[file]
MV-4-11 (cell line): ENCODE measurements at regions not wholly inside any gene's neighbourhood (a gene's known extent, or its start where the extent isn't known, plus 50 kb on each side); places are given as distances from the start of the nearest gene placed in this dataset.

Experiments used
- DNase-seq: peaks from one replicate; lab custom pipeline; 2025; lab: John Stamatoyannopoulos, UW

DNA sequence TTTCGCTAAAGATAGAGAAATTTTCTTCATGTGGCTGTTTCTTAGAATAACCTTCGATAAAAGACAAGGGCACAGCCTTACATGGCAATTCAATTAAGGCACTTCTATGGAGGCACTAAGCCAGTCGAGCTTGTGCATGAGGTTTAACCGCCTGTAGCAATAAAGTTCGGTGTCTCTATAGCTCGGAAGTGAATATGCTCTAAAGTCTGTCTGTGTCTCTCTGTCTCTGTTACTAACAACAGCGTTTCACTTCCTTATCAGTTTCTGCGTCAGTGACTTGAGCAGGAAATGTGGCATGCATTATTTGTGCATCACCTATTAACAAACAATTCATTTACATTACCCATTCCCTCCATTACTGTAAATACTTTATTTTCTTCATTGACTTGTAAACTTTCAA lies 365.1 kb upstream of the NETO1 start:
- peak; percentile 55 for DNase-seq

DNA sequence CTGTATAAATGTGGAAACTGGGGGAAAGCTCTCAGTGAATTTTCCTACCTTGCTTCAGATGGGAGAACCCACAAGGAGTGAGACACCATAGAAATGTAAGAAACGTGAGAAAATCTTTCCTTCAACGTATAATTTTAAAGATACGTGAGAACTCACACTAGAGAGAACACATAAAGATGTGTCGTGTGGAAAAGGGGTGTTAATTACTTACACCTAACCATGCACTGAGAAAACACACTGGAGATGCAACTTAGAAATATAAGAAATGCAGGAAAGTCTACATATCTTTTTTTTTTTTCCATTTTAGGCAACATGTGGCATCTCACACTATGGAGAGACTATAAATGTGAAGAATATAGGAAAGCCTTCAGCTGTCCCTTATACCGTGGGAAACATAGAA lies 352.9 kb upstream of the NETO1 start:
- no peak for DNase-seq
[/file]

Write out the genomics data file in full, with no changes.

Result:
MV-4-11 (cell line): ENCODE measurements at regions not wholly inside any gene's neighbourhood (a gene's known extent, or its start where the extent isn't known, plus 50 kb on each side); places are given as distances from the start of the nearest gene placed in this dataset.

Experiments used
- DNase-seq: peaks from one replicate; lab custom pipeline; 2025; lab: John Stamatoyannopoulos, UW

DNA sequence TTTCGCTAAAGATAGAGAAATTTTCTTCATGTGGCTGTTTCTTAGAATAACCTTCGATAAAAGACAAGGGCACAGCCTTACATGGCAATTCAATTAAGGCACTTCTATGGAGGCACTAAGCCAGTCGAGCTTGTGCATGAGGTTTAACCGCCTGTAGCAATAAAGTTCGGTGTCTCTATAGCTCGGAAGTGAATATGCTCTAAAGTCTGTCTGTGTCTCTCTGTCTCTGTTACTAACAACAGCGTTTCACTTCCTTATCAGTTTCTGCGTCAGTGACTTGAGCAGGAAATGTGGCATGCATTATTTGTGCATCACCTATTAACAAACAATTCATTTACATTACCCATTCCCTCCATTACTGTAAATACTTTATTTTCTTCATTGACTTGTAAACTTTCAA lies 365.1 kb upstream of the NETO1 start:
- peak; percentile 55 for DNase-seq

DNA sequence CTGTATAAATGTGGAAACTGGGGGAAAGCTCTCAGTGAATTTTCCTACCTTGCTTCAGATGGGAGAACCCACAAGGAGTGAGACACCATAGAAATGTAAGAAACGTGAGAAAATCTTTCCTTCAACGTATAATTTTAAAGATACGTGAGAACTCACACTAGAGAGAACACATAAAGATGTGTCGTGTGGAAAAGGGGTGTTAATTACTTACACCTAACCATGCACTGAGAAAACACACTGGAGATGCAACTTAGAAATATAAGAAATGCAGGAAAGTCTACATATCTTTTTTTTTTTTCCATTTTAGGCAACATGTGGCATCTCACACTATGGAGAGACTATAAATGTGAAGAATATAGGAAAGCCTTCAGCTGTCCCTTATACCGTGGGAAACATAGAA lies 352.9 kb upstream of the NETO1 start:
- no peak for DNase-seq